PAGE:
Who accepts bribery? Evidence from a global household survey
This paper processes responses from households in 66 countries to address differences in the extent to which bribes and gifts are considered acceptable. Levels of acceptance differ substantially from one country to another, but they do not conform to popular expectations: Respondents in rich, western countries do not exhibit lower levels of acceptance. A higher acceptance of bribery can be observed in former colonies and those without a majority religion. Acceptance is higher among those who paid a bribe. Buddhists and less educated judge more situation-specific, accepting more often if they paid bribes themselves. Culture shapes attitudes towards bribery, but the western world fails to exhibit the expected moral rigor.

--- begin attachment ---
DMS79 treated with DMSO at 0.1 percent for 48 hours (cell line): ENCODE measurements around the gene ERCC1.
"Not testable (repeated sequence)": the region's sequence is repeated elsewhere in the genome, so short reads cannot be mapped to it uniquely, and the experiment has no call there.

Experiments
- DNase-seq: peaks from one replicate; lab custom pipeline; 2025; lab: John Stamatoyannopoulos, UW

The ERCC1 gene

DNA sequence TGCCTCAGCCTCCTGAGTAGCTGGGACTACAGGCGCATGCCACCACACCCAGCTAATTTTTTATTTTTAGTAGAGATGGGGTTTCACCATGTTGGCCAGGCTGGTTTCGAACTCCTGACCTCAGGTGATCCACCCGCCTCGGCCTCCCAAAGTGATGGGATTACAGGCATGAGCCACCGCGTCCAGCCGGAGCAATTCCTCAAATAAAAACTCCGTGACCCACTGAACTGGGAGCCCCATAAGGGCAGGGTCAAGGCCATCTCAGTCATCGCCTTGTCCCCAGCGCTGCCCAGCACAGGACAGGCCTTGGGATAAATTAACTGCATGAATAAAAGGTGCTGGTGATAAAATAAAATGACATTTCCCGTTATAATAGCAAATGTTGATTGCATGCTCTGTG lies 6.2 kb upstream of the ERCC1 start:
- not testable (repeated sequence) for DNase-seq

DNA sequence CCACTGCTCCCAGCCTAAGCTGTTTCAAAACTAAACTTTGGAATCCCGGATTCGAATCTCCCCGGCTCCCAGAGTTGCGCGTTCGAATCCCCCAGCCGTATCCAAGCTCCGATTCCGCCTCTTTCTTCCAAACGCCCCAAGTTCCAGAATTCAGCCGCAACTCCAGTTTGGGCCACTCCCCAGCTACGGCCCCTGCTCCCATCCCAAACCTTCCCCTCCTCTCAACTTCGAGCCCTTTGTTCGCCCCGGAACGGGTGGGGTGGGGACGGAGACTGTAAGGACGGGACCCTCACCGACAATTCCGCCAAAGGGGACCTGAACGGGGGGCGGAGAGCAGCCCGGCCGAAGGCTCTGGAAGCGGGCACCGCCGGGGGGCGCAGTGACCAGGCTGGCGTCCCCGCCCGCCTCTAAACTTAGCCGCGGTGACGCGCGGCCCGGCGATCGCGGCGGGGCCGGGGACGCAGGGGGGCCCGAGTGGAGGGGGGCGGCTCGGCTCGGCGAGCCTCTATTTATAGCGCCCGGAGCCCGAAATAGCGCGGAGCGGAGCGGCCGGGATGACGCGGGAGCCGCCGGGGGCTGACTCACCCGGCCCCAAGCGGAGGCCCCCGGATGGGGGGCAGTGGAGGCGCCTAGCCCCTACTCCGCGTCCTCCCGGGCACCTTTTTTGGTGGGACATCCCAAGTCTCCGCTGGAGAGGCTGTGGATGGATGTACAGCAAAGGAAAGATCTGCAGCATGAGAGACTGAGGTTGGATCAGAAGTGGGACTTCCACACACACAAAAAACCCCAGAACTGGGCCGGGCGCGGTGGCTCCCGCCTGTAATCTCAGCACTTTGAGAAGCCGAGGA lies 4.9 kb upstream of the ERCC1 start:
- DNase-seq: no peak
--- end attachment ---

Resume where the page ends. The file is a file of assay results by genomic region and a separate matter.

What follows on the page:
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- Swamy, Anand & Knack, Stephen & Lee, Young & Azfar, Omar, 2001.
"Gender and corruption,"
Journal of Development Economics,
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- Paldam, Martin, 2001. "Corruption and Religion Adding to the Economic Model," Kyklos, Wiley Blackwell, vol. 54(2-3), pages 383-413. Full references (including those not matched with items on IDEAS)
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